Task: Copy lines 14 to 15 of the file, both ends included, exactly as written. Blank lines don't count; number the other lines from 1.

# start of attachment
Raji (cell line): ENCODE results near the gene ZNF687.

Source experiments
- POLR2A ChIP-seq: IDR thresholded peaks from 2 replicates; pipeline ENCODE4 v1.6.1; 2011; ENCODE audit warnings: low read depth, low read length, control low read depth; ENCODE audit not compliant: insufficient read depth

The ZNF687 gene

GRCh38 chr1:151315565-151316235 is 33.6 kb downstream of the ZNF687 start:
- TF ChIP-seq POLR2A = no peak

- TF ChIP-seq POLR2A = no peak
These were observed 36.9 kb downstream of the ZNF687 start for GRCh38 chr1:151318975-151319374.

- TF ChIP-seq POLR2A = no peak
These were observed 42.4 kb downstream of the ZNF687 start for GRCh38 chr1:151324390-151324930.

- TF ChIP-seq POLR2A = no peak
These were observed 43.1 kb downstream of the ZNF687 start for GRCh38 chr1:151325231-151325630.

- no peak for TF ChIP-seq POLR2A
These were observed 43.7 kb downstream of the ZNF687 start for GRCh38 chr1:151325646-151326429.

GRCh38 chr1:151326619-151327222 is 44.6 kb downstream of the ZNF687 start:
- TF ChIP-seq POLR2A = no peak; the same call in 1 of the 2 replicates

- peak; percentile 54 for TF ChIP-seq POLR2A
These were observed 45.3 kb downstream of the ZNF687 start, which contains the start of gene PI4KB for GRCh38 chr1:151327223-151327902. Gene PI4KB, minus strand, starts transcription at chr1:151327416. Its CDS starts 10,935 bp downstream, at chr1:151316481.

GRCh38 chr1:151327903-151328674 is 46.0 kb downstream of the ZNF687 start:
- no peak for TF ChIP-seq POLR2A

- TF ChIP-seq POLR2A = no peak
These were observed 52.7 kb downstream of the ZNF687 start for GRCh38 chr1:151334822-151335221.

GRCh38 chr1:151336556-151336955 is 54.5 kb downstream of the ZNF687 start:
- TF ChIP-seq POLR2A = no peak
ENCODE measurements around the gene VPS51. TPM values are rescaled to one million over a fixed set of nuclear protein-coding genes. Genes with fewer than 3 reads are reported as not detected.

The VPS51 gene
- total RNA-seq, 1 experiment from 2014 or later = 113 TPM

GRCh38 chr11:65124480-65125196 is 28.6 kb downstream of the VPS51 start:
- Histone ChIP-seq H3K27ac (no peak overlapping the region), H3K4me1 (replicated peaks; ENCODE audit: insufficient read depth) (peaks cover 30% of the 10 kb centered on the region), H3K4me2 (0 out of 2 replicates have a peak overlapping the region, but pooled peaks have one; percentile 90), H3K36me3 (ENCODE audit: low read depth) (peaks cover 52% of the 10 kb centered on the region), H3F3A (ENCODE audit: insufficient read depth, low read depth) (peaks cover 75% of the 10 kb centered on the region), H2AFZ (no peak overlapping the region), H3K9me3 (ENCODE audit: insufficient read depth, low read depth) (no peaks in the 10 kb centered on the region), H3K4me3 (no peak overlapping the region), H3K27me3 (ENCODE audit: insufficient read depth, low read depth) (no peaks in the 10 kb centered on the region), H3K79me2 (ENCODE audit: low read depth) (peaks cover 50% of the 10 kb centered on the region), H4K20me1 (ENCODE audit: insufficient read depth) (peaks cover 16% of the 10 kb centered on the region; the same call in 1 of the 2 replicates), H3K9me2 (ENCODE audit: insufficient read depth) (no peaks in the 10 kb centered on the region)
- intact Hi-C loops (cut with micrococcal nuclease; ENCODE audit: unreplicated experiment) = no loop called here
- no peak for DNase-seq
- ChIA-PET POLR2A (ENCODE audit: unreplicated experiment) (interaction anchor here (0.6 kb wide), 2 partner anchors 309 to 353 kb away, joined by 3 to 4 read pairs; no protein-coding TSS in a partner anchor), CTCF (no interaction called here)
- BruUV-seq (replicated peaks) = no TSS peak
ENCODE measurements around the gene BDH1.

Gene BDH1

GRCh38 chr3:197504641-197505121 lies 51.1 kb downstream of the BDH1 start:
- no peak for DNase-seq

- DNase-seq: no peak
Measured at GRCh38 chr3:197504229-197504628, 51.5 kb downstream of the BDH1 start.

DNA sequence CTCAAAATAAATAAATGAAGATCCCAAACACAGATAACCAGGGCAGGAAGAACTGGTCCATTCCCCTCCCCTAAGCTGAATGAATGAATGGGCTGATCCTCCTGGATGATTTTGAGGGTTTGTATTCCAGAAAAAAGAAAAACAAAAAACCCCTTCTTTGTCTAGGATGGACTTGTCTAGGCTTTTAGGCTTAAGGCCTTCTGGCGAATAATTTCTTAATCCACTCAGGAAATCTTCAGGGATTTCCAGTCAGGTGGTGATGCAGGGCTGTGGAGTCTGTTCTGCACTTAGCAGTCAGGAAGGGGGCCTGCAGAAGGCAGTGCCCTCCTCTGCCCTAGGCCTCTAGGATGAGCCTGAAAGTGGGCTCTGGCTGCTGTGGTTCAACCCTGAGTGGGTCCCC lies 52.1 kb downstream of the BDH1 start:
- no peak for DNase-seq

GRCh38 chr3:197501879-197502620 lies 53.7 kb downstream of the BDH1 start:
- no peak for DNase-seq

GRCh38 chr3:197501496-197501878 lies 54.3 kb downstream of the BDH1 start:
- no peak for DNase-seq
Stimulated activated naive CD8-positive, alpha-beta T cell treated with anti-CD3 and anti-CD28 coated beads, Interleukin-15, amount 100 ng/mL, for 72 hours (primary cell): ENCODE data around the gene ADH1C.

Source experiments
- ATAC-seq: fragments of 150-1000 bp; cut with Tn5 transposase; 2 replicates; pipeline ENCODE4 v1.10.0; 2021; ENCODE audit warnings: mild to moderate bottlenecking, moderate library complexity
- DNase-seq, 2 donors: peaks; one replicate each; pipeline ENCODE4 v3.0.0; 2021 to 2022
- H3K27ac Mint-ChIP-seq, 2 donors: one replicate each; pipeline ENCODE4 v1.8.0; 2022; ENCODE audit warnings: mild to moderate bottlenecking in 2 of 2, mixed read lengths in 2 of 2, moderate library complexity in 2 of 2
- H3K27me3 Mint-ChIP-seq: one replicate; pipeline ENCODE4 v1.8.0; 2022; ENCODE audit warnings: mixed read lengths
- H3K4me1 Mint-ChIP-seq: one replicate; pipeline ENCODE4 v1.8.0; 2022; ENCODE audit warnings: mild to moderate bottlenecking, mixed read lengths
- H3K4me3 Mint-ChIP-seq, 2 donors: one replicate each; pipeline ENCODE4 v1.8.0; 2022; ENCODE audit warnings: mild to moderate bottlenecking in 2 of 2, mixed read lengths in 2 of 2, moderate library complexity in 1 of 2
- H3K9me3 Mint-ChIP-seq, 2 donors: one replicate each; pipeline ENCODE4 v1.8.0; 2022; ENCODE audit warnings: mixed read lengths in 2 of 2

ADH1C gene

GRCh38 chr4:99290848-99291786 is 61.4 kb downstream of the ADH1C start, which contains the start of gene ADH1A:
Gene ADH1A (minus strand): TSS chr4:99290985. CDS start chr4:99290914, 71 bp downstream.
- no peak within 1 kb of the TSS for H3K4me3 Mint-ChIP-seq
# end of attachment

These were observed 43.7 kb downstream of the ZNF687 start for GRCh38 chr1:151325646-151326429.

GRCh38 chr1:151326619-151327222 is 44.6 kb downstream of the ZNF687 start: